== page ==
Learn About E-Discovery: PROCESSING

This picture has to be my absolute favorite illustration to kick off a discussion (or lesson) on the processing or conversion of electronically stored information for the discovery phase of litigation.

(Please note: I have nothing against bunnies… well, except for the ones that ate all of the broccoli and spinach in my garden last fall.) This graphic shows us how the corporate clients will provide ESI in it’s native format only for the law firm to flatten it into a TIFF or PDF image format. The original blog post that addresses the case of the flattened bunny can be found here and is well worth the time to read. Four years ago the debate over producing documents as TIFF images vs. their native format was in full swing.  The “dead bunny” case was discussed further in this video.  While the video and blog post reference a case from 2009, it is still a relevant topic today as many case teams are still unclear about the PROCESSING phase in e-discovery. I think it is important to note that we can not make processing decisions in a vacuum.  The project plan for processing can not be finalized without the final plan for production format(s). This is why it is considered a best practice to identify and agree upon production formats at the beginning of the case.  For example, if the parties agree to producing native files, then there is no reason to spend money converting files to TIFF images for the review. Also, if you are looking for creative ways to save money, your case team will want to address both processing options and the resulting production format options at the same time.

Let’s take a look at a few current resources to learn about ESI PROCESSING today:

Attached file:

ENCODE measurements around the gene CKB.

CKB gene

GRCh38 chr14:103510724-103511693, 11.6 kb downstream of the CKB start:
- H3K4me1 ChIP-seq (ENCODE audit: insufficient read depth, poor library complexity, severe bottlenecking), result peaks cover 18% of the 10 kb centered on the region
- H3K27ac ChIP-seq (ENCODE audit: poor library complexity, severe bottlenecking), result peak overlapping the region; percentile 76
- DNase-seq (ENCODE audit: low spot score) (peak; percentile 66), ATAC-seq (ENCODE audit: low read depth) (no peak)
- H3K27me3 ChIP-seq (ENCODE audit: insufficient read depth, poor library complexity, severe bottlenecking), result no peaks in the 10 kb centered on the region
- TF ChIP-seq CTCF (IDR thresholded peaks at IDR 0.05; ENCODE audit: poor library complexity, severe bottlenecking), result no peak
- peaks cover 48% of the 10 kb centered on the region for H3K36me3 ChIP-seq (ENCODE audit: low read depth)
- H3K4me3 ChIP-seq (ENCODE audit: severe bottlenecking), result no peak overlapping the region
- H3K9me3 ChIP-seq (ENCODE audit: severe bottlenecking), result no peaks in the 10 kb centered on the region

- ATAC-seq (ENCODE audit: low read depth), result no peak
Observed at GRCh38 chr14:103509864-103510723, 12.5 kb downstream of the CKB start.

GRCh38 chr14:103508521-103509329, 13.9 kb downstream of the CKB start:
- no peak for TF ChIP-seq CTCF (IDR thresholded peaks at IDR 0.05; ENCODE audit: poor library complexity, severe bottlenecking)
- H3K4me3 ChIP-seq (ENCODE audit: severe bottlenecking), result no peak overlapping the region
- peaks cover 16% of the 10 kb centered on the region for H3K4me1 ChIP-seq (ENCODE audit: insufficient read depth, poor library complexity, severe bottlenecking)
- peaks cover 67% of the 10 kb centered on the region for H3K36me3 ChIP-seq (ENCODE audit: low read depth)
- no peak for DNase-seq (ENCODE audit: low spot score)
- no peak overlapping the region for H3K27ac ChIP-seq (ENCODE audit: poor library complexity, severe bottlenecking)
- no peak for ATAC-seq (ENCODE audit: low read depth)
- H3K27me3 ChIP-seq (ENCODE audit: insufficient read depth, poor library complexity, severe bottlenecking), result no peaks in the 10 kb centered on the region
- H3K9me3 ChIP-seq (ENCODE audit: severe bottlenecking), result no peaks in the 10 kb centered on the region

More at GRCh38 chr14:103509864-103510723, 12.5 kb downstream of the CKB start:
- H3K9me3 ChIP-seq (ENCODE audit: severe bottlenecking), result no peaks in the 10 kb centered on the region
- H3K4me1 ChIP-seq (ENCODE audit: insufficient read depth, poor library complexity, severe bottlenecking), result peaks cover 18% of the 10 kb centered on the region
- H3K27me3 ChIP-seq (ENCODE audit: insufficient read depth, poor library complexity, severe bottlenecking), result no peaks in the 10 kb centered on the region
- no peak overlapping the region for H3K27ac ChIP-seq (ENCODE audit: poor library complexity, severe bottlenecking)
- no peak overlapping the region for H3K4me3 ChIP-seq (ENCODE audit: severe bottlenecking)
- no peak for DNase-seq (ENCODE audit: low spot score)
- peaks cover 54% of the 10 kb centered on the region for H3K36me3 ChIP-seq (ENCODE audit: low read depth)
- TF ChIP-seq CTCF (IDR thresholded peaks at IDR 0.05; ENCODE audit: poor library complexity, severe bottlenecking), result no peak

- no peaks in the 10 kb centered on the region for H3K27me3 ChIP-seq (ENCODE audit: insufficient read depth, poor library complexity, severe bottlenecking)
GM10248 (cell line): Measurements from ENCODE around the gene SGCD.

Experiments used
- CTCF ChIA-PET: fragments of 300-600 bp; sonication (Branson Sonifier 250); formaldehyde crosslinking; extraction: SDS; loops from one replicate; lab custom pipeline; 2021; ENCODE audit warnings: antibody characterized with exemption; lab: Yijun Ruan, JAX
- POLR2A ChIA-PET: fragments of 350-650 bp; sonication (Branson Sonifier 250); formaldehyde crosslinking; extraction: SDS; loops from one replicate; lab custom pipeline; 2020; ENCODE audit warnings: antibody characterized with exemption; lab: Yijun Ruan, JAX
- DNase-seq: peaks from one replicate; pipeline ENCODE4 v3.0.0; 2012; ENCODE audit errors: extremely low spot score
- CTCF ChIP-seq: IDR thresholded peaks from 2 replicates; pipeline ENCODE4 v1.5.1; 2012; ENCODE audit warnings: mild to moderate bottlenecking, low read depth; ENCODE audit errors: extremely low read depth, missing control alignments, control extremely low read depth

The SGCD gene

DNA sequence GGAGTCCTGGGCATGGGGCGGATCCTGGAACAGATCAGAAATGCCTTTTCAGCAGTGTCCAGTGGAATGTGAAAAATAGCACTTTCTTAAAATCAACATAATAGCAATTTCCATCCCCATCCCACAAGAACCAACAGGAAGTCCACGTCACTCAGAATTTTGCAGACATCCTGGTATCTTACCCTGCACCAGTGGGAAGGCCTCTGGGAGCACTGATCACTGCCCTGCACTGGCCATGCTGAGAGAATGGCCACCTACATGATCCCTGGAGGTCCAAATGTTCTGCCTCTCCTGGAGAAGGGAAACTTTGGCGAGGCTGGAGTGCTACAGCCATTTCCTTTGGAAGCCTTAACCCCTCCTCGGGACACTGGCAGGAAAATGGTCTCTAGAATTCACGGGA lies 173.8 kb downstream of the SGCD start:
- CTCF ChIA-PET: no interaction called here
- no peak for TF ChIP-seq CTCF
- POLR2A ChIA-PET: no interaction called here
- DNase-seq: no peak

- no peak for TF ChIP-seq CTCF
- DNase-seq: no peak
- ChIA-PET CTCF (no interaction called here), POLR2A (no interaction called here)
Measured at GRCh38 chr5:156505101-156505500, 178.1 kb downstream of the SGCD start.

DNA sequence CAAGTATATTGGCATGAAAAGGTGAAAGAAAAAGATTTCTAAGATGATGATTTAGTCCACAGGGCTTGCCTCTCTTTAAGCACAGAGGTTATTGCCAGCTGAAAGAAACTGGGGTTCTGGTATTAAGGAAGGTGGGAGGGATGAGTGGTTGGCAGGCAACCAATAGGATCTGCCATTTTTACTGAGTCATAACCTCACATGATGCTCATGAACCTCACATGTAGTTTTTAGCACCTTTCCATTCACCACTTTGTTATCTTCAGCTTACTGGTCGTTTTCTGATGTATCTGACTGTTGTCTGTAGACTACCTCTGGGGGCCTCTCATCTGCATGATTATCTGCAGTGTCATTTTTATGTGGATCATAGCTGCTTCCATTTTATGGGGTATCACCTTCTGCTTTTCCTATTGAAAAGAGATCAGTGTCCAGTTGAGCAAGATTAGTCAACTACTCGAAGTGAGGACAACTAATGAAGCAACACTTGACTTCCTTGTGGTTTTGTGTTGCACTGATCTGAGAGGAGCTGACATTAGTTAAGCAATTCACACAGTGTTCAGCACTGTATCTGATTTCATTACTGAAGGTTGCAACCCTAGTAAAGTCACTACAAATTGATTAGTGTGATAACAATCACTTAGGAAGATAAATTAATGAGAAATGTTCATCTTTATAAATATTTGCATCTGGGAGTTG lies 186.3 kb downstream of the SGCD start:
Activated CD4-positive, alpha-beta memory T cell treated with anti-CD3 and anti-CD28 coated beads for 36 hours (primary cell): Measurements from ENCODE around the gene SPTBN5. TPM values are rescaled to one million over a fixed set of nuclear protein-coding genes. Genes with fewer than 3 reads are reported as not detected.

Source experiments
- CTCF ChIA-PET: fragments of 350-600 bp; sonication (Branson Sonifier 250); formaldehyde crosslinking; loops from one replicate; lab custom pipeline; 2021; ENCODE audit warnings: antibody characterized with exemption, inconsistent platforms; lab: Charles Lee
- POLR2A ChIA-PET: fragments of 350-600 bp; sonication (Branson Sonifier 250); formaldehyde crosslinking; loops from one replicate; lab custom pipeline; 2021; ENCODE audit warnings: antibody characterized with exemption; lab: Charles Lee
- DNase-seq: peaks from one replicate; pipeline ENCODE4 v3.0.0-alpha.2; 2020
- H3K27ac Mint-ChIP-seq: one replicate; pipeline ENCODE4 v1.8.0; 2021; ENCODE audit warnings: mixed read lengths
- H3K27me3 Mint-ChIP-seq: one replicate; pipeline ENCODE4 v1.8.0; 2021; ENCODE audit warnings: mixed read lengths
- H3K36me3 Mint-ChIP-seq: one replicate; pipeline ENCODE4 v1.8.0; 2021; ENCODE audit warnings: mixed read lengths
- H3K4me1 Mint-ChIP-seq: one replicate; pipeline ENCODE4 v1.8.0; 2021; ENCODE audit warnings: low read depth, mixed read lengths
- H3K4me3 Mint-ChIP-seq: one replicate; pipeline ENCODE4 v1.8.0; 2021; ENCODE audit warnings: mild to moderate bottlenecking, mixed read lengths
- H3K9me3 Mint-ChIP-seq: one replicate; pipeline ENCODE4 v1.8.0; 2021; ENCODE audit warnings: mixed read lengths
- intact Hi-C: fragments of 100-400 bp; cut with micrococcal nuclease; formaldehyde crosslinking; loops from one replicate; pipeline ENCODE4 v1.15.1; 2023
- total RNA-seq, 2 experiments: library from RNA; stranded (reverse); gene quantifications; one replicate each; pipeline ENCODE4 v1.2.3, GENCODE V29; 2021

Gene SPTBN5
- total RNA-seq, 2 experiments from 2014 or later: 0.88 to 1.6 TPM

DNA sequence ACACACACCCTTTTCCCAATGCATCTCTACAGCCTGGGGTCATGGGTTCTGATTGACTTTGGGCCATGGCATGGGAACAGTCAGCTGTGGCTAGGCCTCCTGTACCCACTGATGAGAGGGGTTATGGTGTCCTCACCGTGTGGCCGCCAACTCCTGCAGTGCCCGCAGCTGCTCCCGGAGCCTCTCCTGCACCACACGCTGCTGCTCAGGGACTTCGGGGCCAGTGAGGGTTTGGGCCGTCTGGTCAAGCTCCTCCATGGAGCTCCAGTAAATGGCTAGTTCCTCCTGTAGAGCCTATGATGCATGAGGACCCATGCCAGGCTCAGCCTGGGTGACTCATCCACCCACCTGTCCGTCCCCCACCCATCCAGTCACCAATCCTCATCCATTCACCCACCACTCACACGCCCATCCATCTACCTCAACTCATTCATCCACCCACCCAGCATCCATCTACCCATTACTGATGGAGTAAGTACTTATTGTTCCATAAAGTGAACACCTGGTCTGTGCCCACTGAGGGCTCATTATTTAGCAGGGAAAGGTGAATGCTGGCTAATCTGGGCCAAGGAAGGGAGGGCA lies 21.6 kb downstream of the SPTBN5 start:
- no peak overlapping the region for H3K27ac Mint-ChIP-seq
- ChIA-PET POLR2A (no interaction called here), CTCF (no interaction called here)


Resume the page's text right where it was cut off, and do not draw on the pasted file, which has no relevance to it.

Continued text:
ESI Processing does not have to be a mystery

The general objectives of processing include identifying exactly what elements or items of ESI have been submitted for processing, including their associated metadata. This allows intelligent and informed decisions to be made that can reduce the volume of data selected for continuation along the path to review. At the same time, the application of processing technology and analysis to the data needs to be performed under strict standards of quality control and to bear in mind chain of custody requirements. (read more of this article here)

The EDRM (Electronic Discovery Reference Model) – Processing Phase

My blog post on understanding technology used for Processing ESI

The technology available to converting ESI to a “reviewable” format is pretty straight forward… data in/ data out. However, you’ll notice in the sample product demo that there are a lot of options so ask lots of questions to be sure that you understand the output from the system.  How will it help your document review? Will the output from the processing system allow you to meet the agreed upon production requirements?


Learn About E-Discovery is now offering weekly webinars. This week’s topic: Introduction to E-Discovery Project Management.


Introduction to E-Discovery: Technology (Part 3 of 5)

It’s pretty easy to execute a Google search on “e-discovery” and immediately become overwhelmed by the amazing volume of information available. Where should you begin reading? What’s fluff? What’s not? What’s educational? What’s marketing jargon? Over the next few weeks, we’re going to dedicate MONDAY mornings to reading about electronic discovery basics. Each week, look for a new post to learn about e-discovery without becoming overwhelmed.This  week, we continue our series on technology used to support e-discovery with a few resources for you to learn more about ESI Processing (a.k.a. conversion to a reviewable format).

Here is a good article that defines processing… it’s part one of two in a short series of articles. I recommend reading all of them to gain a full picture. Then there is a link to a “sample” software program demonstration that is commonly used by both service providers and firms. (Please note, this is not an endorsement of this software… I simply liked the available video demonstration.)




Learning Tip: Most service providers have database programmers on staff who are able to provide an additional level of data manipulation beyond what the software simply does out-of-the-box. Keep this in mind when considering DIY ESI processing options. Be sure to ask your service provider about the tools they’ve developed in house to fill technology gaps in the processing software. Typical tools sets include features to copy data, clean up data and organize data for export.